Cocoa: Soil Management

Soil fertility management

One of the most important measures for the improvement and maintenance of soil fertility is the continuous addition of organic material, both woody and fresh plant materials such as mulches. Part of this material comes from pruning of trees and from harvest residues, for example when cocoa pods are returned to the plantation and distributed evenly over the soil surface. By ensuring consistent use of prunings and pods within the plantation, soil fertility can generally be maintained for successful cocoa production.

Many palm varieties are in a position to actively make phosphorus and other nutrients available to other plants through symbiosis with mycorrhiza-fungus. It is, therefore, recommended to integrate suitable palm tree species into the cultivation system wherever possible. Many farmers eliminate big trees by ring barking. This practise is not recommended because the forced slow die back process has a negative influence on the whole plantation. Application of animal manure and compost is very beneficial in cocoa plantations, as they provide nutrients and improve the soil structure and its capacity to hold water and nutrients.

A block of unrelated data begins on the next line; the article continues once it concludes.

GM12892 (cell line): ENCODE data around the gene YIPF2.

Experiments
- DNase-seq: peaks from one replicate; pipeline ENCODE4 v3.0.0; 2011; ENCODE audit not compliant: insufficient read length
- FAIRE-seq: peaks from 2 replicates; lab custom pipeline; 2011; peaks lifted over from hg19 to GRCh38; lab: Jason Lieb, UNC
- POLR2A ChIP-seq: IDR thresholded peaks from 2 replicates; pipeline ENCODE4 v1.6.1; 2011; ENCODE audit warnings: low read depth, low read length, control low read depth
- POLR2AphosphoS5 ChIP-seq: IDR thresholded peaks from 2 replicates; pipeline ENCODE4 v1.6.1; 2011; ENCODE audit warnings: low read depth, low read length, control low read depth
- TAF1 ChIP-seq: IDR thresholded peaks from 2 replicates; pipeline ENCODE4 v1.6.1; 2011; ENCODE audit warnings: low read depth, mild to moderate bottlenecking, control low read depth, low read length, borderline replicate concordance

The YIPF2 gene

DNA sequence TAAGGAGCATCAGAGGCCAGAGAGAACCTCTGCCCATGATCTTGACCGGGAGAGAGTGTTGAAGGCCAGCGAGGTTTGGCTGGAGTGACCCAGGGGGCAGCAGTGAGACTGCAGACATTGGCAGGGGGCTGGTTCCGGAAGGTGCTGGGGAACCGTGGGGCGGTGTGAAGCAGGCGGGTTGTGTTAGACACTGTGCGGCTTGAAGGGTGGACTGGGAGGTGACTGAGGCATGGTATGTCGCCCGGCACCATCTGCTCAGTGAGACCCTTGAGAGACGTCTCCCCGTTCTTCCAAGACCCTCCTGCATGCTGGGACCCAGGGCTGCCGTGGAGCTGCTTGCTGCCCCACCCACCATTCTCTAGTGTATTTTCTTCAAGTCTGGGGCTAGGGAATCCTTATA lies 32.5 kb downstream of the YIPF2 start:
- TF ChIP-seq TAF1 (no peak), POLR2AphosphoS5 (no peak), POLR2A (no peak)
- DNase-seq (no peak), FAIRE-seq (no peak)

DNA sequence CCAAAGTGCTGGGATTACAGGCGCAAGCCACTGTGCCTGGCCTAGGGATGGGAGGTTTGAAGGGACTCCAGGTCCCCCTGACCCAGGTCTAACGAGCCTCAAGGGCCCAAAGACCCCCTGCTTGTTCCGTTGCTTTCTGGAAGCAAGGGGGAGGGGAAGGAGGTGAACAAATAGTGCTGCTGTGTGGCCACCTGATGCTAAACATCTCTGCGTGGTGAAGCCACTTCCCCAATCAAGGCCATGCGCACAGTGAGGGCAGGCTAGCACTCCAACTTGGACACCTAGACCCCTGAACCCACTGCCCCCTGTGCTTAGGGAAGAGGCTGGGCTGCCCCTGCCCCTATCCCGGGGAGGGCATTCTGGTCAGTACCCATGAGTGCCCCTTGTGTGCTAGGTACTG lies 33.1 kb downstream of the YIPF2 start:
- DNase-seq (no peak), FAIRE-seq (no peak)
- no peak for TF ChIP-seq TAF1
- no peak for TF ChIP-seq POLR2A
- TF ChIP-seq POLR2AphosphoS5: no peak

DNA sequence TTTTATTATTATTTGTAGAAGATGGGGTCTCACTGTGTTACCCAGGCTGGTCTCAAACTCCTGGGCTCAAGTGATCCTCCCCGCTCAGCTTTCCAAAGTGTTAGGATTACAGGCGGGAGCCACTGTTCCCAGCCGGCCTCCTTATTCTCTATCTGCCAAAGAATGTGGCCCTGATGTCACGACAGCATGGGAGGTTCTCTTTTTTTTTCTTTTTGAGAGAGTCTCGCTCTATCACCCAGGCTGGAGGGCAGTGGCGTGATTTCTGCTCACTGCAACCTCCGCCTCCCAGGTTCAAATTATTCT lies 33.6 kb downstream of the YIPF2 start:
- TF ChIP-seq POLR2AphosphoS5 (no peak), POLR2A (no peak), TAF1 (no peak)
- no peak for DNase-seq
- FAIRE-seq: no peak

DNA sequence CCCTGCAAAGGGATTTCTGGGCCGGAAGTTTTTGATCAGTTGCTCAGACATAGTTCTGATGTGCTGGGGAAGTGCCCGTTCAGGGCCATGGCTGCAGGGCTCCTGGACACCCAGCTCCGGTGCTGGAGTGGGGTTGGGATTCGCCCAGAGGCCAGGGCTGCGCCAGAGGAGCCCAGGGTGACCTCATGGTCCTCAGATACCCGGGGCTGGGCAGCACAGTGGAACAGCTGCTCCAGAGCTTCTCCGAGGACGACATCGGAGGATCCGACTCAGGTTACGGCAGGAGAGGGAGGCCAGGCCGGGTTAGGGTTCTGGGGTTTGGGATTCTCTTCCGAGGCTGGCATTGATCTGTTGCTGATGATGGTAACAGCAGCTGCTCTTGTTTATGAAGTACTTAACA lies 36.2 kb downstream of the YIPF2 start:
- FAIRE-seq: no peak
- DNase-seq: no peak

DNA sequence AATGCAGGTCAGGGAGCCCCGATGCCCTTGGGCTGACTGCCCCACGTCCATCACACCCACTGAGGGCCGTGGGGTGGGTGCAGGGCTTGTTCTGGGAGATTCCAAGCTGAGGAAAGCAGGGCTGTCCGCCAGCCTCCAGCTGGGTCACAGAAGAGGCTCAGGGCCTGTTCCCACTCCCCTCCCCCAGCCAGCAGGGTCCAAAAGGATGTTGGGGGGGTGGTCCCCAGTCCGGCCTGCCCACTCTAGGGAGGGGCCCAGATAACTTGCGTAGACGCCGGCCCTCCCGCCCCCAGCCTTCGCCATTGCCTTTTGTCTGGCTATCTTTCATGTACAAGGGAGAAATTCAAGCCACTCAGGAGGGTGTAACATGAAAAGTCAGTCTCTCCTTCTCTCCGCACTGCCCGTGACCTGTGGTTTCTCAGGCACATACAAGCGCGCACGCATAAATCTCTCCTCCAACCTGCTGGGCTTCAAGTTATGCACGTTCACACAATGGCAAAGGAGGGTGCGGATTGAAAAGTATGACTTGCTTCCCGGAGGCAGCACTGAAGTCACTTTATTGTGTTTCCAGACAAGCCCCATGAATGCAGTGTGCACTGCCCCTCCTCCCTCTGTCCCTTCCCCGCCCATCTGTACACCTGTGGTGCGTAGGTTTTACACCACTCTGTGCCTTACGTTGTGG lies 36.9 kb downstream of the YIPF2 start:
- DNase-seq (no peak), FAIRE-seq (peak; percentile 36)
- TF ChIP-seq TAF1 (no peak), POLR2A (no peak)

Land preparation

Different land preparation practices are used depending on the slope, the preceding crop or previous use of the site, existing vegetation and other factors. Burning the vegetation for field preparation is not recommended. Instead the site should be cleared by slashing and chopping or shredding the hard plant materials and by distributing them homogeneously on the soil surface.